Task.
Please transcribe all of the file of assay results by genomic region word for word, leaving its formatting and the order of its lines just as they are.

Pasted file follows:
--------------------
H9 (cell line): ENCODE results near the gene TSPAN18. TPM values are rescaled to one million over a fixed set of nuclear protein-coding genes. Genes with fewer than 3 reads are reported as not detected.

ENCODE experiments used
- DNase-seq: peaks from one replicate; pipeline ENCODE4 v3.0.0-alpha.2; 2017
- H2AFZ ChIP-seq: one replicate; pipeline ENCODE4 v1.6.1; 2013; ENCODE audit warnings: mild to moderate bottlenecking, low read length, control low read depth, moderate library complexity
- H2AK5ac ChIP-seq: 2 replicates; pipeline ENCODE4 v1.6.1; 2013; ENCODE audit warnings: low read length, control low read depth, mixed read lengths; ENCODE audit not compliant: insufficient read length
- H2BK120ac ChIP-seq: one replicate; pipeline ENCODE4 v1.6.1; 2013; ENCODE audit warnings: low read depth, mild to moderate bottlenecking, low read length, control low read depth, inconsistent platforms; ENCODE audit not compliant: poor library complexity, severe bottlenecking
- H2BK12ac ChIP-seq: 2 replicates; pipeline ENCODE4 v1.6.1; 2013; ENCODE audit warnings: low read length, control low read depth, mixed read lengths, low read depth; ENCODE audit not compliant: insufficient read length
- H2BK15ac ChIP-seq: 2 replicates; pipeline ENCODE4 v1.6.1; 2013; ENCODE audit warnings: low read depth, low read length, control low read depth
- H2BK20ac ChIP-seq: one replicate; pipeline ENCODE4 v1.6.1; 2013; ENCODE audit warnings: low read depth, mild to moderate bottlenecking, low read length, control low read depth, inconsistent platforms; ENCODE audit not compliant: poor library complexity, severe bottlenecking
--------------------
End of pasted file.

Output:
H9 (cell line): ENCODE results near the gene TSPAN18. TPM values are rescaled to one million over a fixed set of nuclear protein-coding genes. Genes with fewer than 3 reads are reported as not detected.

ENCODE experiments used
- DNase-seq: peaks from one replicate; pipeline ENCODE4 v3.0.0-alpha.2; 2017
- H2AFZ ChIP-seq: one replicate; pipeline ENCODE4 v1.6.1; 2013; ENCODE audit warnings: mild to moderate bottlenecking, low read length, control low read depth, moderate library complexity
- H2AK5ac ChIP-seq: 2 replicates; pipeline ENCODE4 v1.6.1; 2013; ENCODE audit warnings: low read length, control low read depth, mixed read lengths; ENCODE audit not compliant: insufficient read length
- H2BK120ac ChIP-seq: one replicate; pipeline ENCODE4 v1.6.1; 2013; ENCODE audit warnings: low read depth, mild to moderate bottlenecking, low read length, control low read depth, inconsistent platforms; ENCODE audit not compliant: poor library complexity, severe bottlenecking
- H2BK12ac ChIP-seq: 2 replicates; pipeline ENCODE4 v1.6.1; 2013; ENCODE audit warnings: low read length, control low read depth, mixed read lengths, low read depth; ENCODE audit not compliant: insufficient read length
- H2BK15ac ChIP-seq: 2 replicates; pipeline ENCODE4 v1.6.1; 2013; ENCODE audit warnings: low read depth, low read length, control low read depth
- H2BK20ac ChIP-seq: one replicate; pipeline ENCODE4 v1.6.1; 2013; ENCODE audit warnings: low read depth, mild to moderate bottlenecking, low read length, control low read depth, inconsistent platforms; ENCODE audit not compliant: poor library complexity, severe bottlenecking